By Elizabeth Irvin
Perhaps you’ve read about Place-Based Education (PBE) before. There are many cool studies and fascinating conclusions being made by educators and researchers that show how valuable learning rooted in a specific community truly is. I encourage you to seek out these articles being written about the value of PBE, but for the purposes of this particular blog, I hope to offer a specific account of how PBE changed my life.
In the spring of my junior year of high school, I attended the semester school CITYterm, located right outside of New York City. We, the group of 24 students from around the country, took three “Urban Core” classes each centered around individual and group projects. These classes, entitled History of New York City, Literature of New York City, and Urban Environments of New York City, alternated every other day between learning in the classroom and learning in the city. The idea of learning anywhere other than a room with 4 walls lined in whiteboards was completely foreign to me, having spent my entire educational career in a very traditional, elite private school.
The best way to describe the CITYterm approach to learning is with examples, and while there are dozens of projects at CITYterm that are all great examples of the skills I learned through PBE, but I’ll choose to focus on our biggest project, Neighborhood Study. For this project, our term of 24 was split into 2 groups and we were each assigned a NYC neighborhood. Both groups happened to be assigned Brooklyn neighborhoods, my group’s being Sunset Park and the others being Park Slope. For the next 3 days, my group spent all day in Sunset Park trying to gather as much information as possible. We ate at local restaurants, had meetings with local officials and activists, talked to residents on the street, and walked countless blocks to take in the neighborhood. After those “exploring” days, we spent 2 days planning for the culmination of the project: a half-hour, educational presentation to our peers, teachers, parents, and CITYterm alumni, as well as an informative walking tour of our neighborhood. Our group struggled with how to present Sunset Park in a way that would reflect all of our knowledge and newfound love for the area. We ultimately decided on giving them a virtual tour of what we called the “invisible city,” what you can’t see just by looking at the buildings and people. Our presentation included the history of immigration into the neighborhood, the importance of a tight-knit community of residents, and, most prominently, the looming threat of gentrification.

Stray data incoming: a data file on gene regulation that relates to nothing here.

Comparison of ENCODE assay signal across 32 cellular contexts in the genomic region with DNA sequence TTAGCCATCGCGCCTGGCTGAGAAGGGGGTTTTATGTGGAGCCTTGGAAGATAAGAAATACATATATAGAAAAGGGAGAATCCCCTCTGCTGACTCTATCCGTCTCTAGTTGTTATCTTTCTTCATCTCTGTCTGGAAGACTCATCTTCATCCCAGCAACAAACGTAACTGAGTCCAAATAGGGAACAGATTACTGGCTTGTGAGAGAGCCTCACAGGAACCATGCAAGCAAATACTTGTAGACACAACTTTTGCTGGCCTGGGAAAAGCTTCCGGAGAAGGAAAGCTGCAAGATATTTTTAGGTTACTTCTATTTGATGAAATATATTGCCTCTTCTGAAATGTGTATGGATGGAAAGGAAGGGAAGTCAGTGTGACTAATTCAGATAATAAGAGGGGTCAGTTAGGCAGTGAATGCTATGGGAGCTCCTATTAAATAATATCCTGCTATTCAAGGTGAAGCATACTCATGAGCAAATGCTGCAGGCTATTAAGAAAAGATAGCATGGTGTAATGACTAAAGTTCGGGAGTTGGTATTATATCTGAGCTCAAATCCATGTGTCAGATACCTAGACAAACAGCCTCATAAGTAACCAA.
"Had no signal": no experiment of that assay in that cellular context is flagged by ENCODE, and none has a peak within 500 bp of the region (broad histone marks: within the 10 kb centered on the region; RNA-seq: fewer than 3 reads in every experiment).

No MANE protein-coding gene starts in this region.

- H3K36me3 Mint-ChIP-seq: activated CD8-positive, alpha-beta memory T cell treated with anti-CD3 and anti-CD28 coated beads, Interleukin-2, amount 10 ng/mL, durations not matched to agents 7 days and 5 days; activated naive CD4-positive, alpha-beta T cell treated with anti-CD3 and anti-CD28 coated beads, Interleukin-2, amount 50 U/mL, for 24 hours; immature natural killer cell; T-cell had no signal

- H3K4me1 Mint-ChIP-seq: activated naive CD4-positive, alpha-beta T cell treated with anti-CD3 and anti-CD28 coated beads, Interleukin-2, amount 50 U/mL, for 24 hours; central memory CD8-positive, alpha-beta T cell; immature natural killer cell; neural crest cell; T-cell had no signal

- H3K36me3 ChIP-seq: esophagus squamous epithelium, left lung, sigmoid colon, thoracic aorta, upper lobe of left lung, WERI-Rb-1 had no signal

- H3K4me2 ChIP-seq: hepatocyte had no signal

I am very proud of my group’s final product, but even more so the creative process we took to get there. The majority of the people in our group, including myself, are white, and Sunset Park is a predominantly Chinese and Hispanic neighborhood, so we had a lot of conversations about being aware of our presence. We all had the common goal of wanting to act with the utmost respect. To do so, we made sure to be aware of our physical space by not being too loud or taking up too much of the sidewalk. We aimed to strike the correct balance of not acting intrusive or aggressive, but also not appearing like we are treating the residents like zoo animals that we are examining from afar. In addition to being physically respectful, being mentally and verbally respectful was of equal importance to our group. To do this, we talked a lot about suspending judgment. Stereotypes and assumptions exist, but in order to learn as much as possible about a given place, it can be extremely helpful to block out any preconceived notions and instead focus on observational skills. To make as many keen observations as possible, we honed in on the five senses, and what we could learn from experiencing the sights, sounds, feelings, tastes, and smells of the area.
This experience of exploring an area through the lens of respect was something I did in Sunset Park during Neighborhood Study, but also almost every single week at CITYterm, everywhere from the South Bronx, to the Lower East Side, to Flushing, to Times Square. But even outside of New York City, the steps taken to ensure respect when entering a new neighborhood are skills that apply to every aspect of my life. Whether it be about a person, group of people, type of food, a genre of music, or anything else, I am now always sure to give myself ample time to make observations before considering judgments. By approaching life with this outlook my perspective has changed. This has allowed me to be a more empathetic and free-thinking student and individual.
I feel like my experience with Place-Based Education prepared me to thrive in every aspect of my being, and in turn, has influenced my life post-CITYterm. By immersing myself fully in this style of learning, I was able to uncover new academic interests that I may hope to pursue as a career. Additionally, discovering my passion for alternative learning styles has played a large role in my college search by seeing what schools utilize unusual approaches to learning.
I truly hope I could offer a new perspective on what PBE can do for any one student. My hope is that other students and parents alike can recognize that the traditional learning model may not be right for every student, and there are other options out there for anyone who needs a change like I did.
Elizabeth Irvin is a senior at Sidwell Friends School. She attended CITYterm at Masters School in the spring of 2018. You can see more of their program on Instagram at @city_term and on Twitter at @CITYterm.
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